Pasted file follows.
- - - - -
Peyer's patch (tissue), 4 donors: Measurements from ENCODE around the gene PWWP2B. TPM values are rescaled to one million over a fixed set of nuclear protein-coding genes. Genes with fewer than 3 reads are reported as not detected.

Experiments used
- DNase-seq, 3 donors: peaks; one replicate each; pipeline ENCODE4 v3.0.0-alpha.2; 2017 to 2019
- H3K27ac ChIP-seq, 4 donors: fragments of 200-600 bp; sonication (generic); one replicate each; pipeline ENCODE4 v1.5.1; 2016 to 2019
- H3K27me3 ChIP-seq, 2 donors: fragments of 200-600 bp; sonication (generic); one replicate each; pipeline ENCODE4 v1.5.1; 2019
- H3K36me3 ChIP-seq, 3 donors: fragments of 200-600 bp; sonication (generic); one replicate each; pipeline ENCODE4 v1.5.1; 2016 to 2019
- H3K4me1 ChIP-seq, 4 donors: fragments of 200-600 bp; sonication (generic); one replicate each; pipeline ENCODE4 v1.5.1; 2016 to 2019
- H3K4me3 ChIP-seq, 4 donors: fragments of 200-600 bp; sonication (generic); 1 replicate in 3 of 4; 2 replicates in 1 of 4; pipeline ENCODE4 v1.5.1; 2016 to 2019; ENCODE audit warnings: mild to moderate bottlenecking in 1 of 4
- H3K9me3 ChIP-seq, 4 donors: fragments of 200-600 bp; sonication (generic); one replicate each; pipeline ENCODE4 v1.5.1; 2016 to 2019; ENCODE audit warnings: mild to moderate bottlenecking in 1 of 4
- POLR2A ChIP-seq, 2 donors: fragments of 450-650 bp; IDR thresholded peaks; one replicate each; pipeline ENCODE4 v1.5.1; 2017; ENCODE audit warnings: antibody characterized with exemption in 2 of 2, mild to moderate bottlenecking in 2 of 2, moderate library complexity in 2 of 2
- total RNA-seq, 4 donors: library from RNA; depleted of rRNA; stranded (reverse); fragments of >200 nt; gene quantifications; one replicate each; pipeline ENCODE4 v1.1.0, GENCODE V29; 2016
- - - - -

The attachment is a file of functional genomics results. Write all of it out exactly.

Peyer's patch (tissue), 4 donors: Measurements from ENCODE around the gene PWWP2B. TPM values are rescaled to one million over a fixed set of nuclear protein-coding genes. Genes with fewer than 3 reads are reported as not detected.

Experiments used
- DNase-seq, 3 donors: peaks; one replicate each; pipeline ENCODE4 v3.0.0-alpha.2; 2017 to 2019
- H3K27ac ChIP-seq, 4 donors: fragments of 200-600 bp; sonication (generic); one replicate each; pipeline ENCODE4 v1.5.1; 2016 to 2019
- H3K27me3 ChIP-seq, 2 donors: fragments of 200-600 bp; sonication (generic); one replicate each; pipeline ENCODE4 v1.5.1; 2019
- H3K36me3 ChIP-seq, 3 donors: fragments of 200-600 bp; sonication (generic); one replicate each; pipeline ENCODE4 v1.5.1; 2016 to 2019
- H3K4me1 ChIP-seq, 4 donors: fragments of 200-600 bp; sonication (generic); one replicate each; pipeline ENCODE4 v1.5.1; 2016 to 2019
- H3K4me3 ChIP-seq, 4 donors: fragments of 200-600 bp; sonication (generic); 1 replicate in 3 of 4; 2 replicates in 1 of 4; pipeline ENCODE4 v1.5.1; 2016 to 2019; ENCODE audit warnings: mild to moderate bottlenecking in 1 of 4
- H3K9me3 ChIP-seq, 4 donors: fragments of 200-600 bp; sonication (generic); one replicate each; pipeline ENCODE4 v1.5.1; 2016 to 2019; ENCODE audit warnings: mild to moderate bottlenecking in 1 of 4
- POLR2A ChIP-seq, 2 donors: fragments of 450-650 bp; IDR thresholded peaks; one replicate each; pipeline ENCODE4 v1.5.1; 2017; ENCODE audit warnings: antibody characterized with exemption in 2 of 2, mild to moderate bottlenecking in 2 of 2, moderate library complexity in 2 of 2
- total RNA-seq, 4 donors: library from RNA; depleted of rRNA; stranded (reverse); fragments of >200 nt; gene quantifications; one replicate each; pipeline ENCODE4 v1.1.0, GENCODE V29; 2016